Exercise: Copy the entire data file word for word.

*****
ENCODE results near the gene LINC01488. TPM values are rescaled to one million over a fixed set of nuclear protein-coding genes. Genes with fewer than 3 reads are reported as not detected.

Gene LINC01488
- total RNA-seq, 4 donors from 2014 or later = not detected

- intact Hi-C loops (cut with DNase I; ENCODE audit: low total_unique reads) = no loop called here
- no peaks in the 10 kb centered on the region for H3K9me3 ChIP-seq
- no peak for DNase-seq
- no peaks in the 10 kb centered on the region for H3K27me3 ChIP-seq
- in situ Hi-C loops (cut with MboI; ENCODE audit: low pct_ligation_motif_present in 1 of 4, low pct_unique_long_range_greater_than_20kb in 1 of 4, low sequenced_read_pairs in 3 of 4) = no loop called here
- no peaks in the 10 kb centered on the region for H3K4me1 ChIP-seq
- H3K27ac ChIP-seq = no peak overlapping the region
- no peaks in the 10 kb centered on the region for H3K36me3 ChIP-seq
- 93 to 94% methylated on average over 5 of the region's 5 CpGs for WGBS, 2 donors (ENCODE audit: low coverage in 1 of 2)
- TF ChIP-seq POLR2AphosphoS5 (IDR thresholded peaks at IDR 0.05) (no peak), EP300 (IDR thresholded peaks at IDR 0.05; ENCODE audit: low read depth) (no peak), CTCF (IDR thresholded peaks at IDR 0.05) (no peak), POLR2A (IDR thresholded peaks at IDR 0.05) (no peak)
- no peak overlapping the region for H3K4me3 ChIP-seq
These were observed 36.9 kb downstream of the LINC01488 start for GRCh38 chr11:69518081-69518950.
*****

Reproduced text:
ENCODE results near the gene LINC01488. TPM values are rescaled to one million over a fixed set of nuclear protein-coding genes. Genes with fewer than 3 reads are reported as not detected.

Gene LINC01488
- total RNA-seq, 4 donors from 2014 or later = not detected

- intact Hi-C loops (cut with DNase I; ENCODE audit: low total_unique reads) = no loop called here
- no peaks in the 10 kb centered on the region for H3K9me3 ChIP-seq
- no peak for DNase-seq
- no peaks in the 10 kb centered on the region for H3K27me3 ChIP-seq
- in situ Hi-C loops (cut with MboI; ENCODE audit: low pct_ligation_motif_present in 1 of 4, low pct_unique_long_range_greater_than_20kb in 1 of 4, low sequenced_read_pairs in 3 of 4) = no loop called here
- no peaks in the 10 kb centered on the region for H3K4me1 ChIP-seq
- H3K27ac ChIP-seq = no peak overlapping the region
- no peaks in the 10 kb centered on the region for H3K36me3 ChIP-seq
- 93 to 94% methylated on average over 5 of the region's 5 CpGs for WGBS, 2 donors (ENCODE audit: low coverage in 1 of 2)
- TF ChIP-seq POLR2AphosphoS5 (IDR thresholded peaks at IDR 0.05) (no peak), EP300 (IDR thresholded peaks at IDR 0.05; ENCODE audit: low read depth) (no peak), CTCF (IDR thresholded peaks at IDR 0.05) (no peak), POLR2A (IDR thresholded peaks at IDR 0.05) (no peak)
- no peak overlapping the region for H3K4me3 ChIP-seq
These were observed 36.9 kb downstream of the LINC01488 start for GRCh38 chr11:69518081-69518950.